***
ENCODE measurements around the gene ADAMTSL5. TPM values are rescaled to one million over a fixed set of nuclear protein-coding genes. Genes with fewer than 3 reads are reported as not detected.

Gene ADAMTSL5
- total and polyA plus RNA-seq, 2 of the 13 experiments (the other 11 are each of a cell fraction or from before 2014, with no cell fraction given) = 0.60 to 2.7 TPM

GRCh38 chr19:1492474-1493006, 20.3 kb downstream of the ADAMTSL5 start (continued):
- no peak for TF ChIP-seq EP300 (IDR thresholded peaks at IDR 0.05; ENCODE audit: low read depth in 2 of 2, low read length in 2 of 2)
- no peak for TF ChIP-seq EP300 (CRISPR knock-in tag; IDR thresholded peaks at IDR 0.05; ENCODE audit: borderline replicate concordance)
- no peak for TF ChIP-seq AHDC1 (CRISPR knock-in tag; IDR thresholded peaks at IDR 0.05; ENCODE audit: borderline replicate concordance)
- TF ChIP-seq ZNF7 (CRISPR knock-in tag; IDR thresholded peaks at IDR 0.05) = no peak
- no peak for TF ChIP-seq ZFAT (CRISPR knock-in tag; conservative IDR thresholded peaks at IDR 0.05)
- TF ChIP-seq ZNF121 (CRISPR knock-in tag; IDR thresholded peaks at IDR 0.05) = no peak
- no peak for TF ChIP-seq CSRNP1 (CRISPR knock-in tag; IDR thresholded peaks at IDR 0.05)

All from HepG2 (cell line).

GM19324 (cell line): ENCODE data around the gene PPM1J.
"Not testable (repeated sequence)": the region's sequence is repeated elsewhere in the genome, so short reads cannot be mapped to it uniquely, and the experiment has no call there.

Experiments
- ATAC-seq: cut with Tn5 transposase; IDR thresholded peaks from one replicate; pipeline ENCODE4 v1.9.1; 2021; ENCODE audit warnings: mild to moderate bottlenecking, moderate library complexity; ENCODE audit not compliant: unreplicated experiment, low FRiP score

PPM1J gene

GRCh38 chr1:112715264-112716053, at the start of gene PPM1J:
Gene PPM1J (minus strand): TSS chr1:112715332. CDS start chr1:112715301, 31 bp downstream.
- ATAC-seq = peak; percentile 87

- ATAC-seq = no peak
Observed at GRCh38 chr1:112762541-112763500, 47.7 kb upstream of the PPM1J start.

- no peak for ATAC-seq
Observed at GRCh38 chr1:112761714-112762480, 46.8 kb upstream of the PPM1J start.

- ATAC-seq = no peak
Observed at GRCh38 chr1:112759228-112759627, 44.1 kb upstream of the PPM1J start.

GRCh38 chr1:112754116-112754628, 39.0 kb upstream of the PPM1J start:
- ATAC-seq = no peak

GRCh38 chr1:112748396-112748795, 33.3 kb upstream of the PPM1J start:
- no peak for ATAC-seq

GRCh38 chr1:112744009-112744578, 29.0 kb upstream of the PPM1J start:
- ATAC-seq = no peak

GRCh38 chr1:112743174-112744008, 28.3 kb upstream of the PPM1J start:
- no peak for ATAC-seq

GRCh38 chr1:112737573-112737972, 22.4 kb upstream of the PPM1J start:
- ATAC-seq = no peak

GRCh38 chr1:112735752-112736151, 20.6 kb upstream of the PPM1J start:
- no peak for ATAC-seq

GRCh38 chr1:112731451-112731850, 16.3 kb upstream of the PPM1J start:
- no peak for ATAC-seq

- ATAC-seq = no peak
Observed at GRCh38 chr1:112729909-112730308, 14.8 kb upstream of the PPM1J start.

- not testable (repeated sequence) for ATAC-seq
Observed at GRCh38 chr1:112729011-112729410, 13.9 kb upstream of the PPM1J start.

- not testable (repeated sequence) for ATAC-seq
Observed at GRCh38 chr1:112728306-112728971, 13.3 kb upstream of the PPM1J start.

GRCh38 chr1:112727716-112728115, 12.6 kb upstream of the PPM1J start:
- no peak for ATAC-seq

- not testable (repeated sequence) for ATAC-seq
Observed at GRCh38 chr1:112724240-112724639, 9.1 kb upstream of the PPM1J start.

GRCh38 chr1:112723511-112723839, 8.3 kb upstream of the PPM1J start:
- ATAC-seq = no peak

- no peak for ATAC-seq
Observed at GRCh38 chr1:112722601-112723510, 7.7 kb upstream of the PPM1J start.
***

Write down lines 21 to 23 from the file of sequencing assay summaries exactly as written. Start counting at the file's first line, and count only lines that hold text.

- ATAC-seq = no peak
Observed at GRCh38 chr1:112762541-112763500, 47.7 kb upstream of the PPM1J start.

- no peak for ATAC-seq